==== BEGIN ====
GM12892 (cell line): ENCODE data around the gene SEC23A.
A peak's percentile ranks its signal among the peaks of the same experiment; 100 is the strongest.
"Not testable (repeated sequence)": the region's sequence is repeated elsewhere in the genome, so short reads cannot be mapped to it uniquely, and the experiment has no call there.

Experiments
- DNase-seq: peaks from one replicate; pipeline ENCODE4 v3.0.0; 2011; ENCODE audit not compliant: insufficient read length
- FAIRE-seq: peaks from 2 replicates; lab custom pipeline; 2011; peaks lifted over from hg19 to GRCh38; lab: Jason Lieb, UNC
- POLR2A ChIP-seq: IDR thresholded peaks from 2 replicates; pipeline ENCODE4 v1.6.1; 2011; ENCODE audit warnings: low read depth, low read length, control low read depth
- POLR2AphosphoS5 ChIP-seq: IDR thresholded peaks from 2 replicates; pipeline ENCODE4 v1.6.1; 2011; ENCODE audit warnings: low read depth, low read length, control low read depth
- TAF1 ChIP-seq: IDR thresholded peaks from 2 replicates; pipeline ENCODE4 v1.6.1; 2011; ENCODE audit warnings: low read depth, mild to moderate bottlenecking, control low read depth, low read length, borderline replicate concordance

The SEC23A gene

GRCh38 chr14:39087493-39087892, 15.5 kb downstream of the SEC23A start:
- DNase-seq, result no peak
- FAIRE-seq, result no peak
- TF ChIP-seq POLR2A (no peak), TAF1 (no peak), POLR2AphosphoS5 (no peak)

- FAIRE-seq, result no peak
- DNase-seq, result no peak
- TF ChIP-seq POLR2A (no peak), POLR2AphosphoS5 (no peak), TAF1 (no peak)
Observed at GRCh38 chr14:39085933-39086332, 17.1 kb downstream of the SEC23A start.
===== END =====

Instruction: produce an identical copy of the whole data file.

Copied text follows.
GM12892 (cell line): ENCODE data around the gene SEC23A.
A peak's percentile ranks its signal among the peaks of the same experiment; 100 is the strongest.
"Not testable (repeated sequence)": the region's sequence is repeated elsewhere in the genome, so short reads cannot be mapped to it uniquely, and the experiment has no call there.

Experiments
- DNase-seq: peaks from one replicate; pipeline ENCODE4 v3.0.0; 2011; ENCODE audit not compliant: insufficient read length
- FAIRE-seq: peaks from 2 replicates; lab custom pipeline; 2011; peaks lifted over from hg19 to GRCh38; lab: Jason Lieb, UNC
- POLR2A ChIP-seq: IDR thresholded peaks from 2 replicates; pipeline ENCODE4 v1.6.1; 2011; ENCODE audit warnings: low read depth, low read length, control low read depth
- POLR2AphosphoS5 ChIP-seq: IDR thresholded peaks from 2 replicates; pipeline ENCODE4 v1.6.1; 2011; ENCODE audit warnings: low read depth, low read length, control low read depth
- TAF1 ChIP-seq: IDR thresholded peaks from 2 replicates; pipeline ENCODE4 v1.6.1; 2011; ENCODE audit warnings: low read depth, mild to moderate bottlenecking, control low read depth, low read length, borderline replicate concordance

The SEC23A gene

GRCh38 chr14:39087493-39087892, 15.5 kb downstream of the SEC23A start:
- DNase-seq, result no peak
- FAIRE-seq, result no peak
- TF ChIP-seq POLR2A (no peak), TAF1 (no peak), POLR2AphosphoS5 (no peak)

- FAIRE-seq, result no peak
- DNase-seq, result no peak
- TF ChIP-seq POLR2A (no peak), POLR2AphosphoS5 (no peak), TAF1 (no peak)
Observed at GRCh38 chr14:39085933-39086332, 17.1 kb downstream of the SEC23A start.